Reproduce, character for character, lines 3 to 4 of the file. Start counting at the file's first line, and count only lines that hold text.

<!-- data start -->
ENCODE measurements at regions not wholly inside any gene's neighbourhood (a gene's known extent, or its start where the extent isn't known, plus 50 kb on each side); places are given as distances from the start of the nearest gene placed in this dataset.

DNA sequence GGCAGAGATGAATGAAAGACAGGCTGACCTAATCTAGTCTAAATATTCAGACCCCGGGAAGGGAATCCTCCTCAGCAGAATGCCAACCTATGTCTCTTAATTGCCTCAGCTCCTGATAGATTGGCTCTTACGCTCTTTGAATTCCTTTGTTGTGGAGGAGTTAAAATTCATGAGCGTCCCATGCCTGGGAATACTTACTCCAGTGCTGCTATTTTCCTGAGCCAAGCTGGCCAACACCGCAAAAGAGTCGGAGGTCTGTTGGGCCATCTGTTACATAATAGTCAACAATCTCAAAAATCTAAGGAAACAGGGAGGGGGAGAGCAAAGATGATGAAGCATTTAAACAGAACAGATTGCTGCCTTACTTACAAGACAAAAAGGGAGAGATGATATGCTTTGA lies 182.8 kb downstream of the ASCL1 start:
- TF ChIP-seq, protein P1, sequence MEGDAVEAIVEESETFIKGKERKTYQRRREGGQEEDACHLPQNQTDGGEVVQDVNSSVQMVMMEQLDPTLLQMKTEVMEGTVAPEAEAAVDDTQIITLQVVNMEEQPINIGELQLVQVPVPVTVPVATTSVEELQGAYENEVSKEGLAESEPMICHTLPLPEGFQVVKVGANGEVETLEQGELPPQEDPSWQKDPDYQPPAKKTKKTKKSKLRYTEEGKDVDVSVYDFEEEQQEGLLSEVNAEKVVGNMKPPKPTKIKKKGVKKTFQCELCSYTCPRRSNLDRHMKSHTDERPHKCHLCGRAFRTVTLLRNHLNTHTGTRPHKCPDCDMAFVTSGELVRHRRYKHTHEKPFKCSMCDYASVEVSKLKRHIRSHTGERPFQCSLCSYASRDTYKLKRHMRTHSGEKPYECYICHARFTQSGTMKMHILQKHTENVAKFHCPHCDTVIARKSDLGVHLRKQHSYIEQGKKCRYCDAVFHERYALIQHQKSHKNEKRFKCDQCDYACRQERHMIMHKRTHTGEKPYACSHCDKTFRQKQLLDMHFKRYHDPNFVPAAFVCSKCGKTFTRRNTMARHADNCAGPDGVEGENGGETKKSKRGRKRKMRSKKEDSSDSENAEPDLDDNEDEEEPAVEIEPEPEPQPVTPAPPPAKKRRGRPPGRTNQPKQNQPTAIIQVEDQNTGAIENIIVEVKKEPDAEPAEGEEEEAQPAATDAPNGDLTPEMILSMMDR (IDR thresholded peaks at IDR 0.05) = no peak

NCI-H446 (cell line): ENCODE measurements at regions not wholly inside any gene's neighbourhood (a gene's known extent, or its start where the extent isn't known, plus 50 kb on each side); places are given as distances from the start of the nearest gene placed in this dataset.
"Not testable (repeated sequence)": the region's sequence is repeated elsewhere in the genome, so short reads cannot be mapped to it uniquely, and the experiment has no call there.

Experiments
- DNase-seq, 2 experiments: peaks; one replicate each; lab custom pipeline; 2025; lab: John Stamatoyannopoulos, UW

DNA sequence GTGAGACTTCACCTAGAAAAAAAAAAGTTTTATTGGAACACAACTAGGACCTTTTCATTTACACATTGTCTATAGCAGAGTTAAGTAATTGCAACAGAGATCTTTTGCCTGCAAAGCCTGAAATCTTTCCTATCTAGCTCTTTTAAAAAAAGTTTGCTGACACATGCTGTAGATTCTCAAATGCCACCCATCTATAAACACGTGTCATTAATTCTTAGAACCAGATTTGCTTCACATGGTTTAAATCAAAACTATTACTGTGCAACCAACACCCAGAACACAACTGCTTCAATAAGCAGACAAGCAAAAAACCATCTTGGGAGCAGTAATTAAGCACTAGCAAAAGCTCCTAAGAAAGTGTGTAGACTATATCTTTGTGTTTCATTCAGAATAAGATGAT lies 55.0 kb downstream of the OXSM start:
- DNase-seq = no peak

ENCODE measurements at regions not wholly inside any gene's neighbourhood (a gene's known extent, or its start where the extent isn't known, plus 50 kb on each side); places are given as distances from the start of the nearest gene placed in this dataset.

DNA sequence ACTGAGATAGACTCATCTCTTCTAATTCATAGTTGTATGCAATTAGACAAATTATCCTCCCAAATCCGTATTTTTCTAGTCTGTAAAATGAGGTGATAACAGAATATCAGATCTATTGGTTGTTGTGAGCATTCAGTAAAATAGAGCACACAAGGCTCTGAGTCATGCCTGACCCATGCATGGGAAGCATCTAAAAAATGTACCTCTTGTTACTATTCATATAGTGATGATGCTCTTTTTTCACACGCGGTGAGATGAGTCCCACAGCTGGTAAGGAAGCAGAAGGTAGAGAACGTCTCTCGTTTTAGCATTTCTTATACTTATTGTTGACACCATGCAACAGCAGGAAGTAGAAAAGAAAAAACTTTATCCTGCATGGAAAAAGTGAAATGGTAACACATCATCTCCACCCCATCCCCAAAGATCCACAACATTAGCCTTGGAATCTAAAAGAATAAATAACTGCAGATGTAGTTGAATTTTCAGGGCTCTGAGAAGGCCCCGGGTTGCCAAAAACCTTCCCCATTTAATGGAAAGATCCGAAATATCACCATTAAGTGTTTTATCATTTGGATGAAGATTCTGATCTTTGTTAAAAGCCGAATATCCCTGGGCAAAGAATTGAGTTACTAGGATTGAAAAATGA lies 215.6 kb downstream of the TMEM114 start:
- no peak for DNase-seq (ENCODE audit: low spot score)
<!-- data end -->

- TF ChIP-seq, protein P1, sequence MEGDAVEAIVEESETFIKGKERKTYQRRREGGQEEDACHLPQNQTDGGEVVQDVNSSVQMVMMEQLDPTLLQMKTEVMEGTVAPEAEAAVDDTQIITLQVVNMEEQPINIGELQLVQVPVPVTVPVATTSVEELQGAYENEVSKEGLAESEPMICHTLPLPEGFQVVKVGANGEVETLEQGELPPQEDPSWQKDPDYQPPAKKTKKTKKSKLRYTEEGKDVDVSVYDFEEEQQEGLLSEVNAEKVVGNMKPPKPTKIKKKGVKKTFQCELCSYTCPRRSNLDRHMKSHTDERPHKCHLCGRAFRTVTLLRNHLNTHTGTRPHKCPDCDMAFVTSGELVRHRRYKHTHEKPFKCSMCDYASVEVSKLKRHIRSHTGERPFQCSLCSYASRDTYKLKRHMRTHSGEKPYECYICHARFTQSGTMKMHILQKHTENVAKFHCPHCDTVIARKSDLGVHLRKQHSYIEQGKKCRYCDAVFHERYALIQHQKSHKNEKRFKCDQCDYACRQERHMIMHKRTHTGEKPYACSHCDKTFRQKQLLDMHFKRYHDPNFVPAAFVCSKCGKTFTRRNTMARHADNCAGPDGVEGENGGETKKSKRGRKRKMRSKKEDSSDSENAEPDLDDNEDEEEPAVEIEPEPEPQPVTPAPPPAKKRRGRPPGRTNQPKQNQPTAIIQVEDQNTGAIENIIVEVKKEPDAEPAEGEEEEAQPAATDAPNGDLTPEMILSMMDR (IDR thresholded peaks at IDR 0.05) = no peak

NCI-H446 (cell line): ENCODE measurements at regions not wholly inside any gene's neighbourhood (a gene's known extent, or its start where the extent isn't known, plus 50 kb on each side); places are given as distances from the start of the nearest gene placed in this dataset.